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Discussion Starter #1 (Edited)
I saw this posted local to me so went to see it...


Its a Fender Fuzz Wah from the early 70s. I took a look at some Utube videos before going over. I really like my fuzz pedals and did not even know these existed.

Once there, we noticed that the pedal was not functioning 100% :(

The fuzz is nice but not over the top... when the wah is activated, its sucks the sound and has a very limited sweep… could hardly hear it... :(

This pedal is also a volume pedal but the seller told me had the pedal fixed in the past by CP/CT electronis or something like that in the West Ilsand of Montreal ( don't know them ) and they disabled this function...

So right now, its a fuzz pedal ! lol...:rolleyes:


 

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Discussion Starter #2
Based on it being 1/3 the pedal, made an offer that reflected that and now have another pedal to fix ! … :rolleyes:




Any one have one of these ? o_O
 

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Discussion Starter #8
They sure didn't make that drawing easy to follow.
A real breeze !!! :confused:

Did find that one wire was on the wrong pin on the volume pot but missing a wire on the out jack !... more digging/head scratching required...
 

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Discussion Starter #9
Big Thanks again @mhammer for the plans !!!

I followed the diagram as best I could and with alligator clips figured out were all the wires went !!! :D

The person that did the repairs really messed it up... :confused: nothing went to the volume pot. :rolleyes:

I added the missing wire and rewired everything. that solved the volume control on all 3 function. I then went over all the solder joints and that solved the sag on the Wah function.

The pedal is now 100 % functional !!! :D:cool:

I just need to replace the battery connector since it broke when I tried to remove the battery ! :confused:

It never ends... lol :rolleyes:
 

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If you managed to make the repair using that drawing, you're a better man than I!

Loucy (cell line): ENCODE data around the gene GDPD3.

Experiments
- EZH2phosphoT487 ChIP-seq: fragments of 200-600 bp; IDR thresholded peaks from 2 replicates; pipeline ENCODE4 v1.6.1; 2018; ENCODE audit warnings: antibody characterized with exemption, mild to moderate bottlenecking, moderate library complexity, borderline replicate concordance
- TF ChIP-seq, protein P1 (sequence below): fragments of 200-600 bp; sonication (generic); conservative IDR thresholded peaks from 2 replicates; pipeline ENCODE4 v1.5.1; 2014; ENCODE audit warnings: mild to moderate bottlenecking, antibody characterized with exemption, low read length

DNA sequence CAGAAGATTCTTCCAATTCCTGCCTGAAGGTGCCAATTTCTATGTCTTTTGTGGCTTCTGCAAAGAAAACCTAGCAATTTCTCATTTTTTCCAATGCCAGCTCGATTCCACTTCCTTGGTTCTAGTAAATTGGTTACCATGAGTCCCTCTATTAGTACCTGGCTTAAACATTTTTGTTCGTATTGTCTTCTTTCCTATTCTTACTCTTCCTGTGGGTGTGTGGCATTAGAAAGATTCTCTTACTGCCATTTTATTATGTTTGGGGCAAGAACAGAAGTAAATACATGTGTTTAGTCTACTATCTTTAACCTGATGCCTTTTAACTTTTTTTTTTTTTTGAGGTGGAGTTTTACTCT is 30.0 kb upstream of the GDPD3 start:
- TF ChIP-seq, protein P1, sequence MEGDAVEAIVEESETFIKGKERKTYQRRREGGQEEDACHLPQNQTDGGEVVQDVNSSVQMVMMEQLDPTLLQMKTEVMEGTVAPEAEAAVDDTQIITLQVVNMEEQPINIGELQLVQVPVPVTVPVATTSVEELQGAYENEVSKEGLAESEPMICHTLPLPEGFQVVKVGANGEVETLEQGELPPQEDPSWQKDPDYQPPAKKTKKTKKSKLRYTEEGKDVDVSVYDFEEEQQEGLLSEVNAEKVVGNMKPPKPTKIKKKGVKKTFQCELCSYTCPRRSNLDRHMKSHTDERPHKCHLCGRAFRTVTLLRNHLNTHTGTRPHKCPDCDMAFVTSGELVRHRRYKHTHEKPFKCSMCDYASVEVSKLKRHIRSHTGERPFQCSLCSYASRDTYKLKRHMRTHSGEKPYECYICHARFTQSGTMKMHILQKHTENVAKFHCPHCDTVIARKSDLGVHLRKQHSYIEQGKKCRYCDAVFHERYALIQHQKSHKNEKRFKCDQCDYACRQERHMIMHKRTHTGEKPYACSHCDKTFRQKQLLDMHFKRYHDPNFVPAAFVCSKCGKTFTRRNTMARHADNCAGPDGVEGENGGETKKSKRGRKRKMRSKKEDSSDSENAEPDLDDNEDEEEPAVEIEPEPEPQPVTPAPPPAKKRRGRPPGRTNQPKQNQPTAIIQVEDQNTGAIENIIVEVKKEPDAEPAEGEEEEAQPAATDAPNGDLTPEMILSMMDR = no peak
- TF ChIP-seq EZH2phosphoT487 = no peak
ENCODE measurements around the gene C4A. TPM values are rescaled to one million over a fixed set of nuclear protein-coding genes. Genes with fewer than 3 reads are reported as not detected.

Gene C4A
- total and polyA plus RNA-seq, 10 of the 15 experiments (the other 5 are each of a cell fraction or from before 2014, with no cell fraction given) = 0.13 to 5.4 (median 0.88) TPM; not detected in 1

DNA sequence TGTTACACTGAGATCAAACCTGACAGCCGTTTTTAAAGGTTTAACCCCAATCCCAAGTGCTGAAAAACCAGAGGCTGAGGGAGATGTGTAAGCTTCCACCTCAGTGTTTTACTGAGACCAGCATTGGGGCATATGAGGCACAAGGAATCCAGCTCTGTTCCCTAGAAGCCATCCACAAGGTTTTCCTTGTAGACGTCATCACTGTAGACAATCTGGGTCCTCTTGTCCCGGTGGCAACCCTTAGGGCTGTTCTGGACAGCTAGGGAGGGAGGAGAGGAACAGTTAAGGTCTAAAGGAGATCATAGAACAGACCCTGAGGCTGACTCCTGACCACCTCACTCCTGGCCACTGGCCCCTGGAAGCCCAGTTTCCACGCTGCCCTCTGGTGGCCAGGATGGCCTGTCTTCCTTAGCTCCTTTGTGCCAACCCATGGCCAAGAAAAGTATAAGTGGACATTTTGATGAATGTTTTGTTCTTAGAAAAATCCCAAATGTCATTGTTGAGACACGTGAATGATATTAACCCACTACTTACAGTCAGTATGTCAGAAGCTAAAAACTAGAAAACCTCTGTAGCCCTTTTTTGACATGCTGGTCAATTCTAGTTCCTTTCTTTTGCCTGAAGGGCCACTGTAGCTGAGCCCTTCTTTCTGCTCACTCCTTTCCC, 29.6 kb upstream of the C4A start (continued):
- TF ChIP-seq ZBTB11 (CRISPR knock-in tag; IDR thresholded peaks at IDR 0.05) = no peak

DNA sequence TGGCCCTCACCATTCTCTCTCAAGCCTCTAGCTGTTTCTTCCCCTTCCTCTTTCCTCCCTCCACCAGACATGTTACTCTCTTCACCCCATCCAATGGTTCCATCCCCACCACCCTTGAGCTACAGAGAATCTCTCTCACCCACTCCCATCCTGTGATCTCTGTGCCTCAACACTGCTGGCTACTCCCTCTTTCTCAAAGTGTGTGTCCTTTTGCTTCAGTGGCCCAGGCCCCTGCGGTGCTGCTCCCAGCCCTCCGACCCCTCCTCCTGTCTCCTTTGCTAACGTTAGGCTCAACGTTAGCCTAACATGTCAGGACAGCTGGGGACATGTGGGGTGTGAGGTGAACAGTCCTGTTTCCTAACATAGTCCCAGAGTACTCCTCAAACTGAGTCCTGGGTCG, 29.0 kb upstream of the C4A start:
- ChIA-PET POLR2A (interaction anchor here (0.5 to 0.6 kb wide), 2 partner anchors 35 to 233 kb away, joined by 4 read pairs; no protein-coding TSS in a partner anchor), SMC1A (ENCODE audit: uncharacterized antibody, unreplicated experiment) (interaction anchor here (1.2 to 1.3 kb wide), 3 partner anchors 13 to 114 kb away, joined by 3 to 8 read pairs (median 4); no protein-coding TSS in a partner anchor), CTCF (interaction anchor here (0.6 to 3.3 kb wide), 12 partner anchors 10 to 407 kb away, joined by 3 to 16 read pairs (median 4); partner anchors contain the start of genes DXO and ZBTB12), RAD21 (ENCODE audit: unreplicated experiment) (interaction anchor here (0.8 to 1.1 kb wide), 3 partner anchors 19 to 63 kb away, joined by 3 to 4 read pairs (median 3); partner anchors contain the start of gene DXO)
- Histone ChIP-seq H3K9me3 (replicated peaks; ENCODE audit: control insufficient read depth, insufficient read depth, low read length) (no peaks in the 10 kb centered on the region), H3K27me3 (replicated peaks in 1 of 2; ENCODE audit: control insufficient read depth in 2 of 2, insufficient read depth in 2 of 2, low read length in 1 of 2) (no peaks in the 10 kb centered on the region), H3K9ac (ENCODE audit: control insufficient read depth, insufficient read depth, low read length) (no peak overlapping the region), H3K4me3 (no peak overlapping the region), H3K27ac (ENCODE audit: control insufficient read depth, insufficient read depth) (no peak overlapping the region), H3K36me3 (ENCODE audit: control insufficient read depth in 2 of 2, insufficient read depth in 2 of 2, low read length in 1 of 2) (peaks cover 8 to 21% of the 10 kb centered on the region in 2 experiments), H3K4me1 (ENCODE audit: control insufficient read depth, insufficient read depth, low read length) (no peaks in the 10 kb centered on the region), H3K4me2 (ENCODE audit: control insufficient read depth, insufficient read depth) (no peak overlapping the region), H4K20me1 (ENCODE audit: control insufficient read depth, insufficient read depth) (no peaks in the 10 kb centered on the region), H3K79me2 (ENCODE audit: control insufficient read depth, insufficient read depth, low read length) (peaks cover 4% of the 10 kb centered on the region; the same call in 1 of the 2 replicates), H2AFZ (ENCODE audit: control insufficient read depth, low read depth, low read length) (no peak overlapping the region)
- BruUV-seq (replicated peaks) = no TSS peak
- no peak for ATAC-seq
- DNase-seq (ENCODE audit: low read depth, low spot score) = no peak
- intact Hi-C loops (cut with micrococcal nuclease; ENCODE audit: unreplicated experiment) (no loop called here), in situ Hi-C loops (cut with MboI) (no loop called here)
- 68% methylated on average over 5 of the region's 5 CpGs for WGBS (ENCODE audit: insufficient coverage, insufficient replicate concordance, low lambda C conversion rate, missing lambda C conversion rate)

One of the interesting features of the pedal is the ability to mix dry signal with the distorted signal.
 

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Discussion Starter #11
If you managed to make the repair using that drawing, you're a better man than I!

One of the interesting features of the pedal is the ability to mix dry signal with the distorted signal.
A lot of it was guess work and common sense. The fact that the pots had solder on every pins was a clear indication that wires were suppose to be there and not all on the same pin... trial and error. The plan showed that wires were connected to all the input jack pins, I just followed the wires.

The fuzz is sublime and mixed with the volume control, a blast to use. This is a very, very good pedal ! No wonder they re-issued it.
 

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A lot of it was guess work and common sense. The fact that the pots had solder on every pins was a clear indication that wires were suppose to be there and not all on the same pin... trial and error. The plan showed that wires were connected to all the input jack pins, I just followed the wires.

The fuzz is sublime and mixed with the volume control, a blast to use. This is a very, very good pedal ! No wonder they re-issued it.
Well this is why they say there is no such thing as common sense , figuring that out would not be common for me! Lol
 

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Discussion Starter #14
Well this is why they say there is no such thing as common sense , figuring that out would not be common for me! Lol
Test leads with alligator clips at each ends are your best friend when trying to fix mixed wires ! ;)
 

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Well this is why they say there is no such thing as common sense , figuring that out would not be common for me! Lol
After a while many things DO become "common sense". I discover many solder bridges on circuit boards when I look at pads and traces and wonder "Why on earth would they make THAT trace as complicated as it is, if it was only going to connect up with that other one?" Noticing where connections don't need to be made (but are) becomes a default filter for looking at boards.
 

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After a while many things DO become "common sense". I discover many solder bridges on circuit boards when I look at pads and traces and wonder "Why on earth would they make THAT trace as complicated as it is, if it was only going to connect up with that other one?" Noticing where connections don't need to be made (but are) becomes a default filter for looking at boards.
Ever watch Mr. Carlson’s Lab?
 
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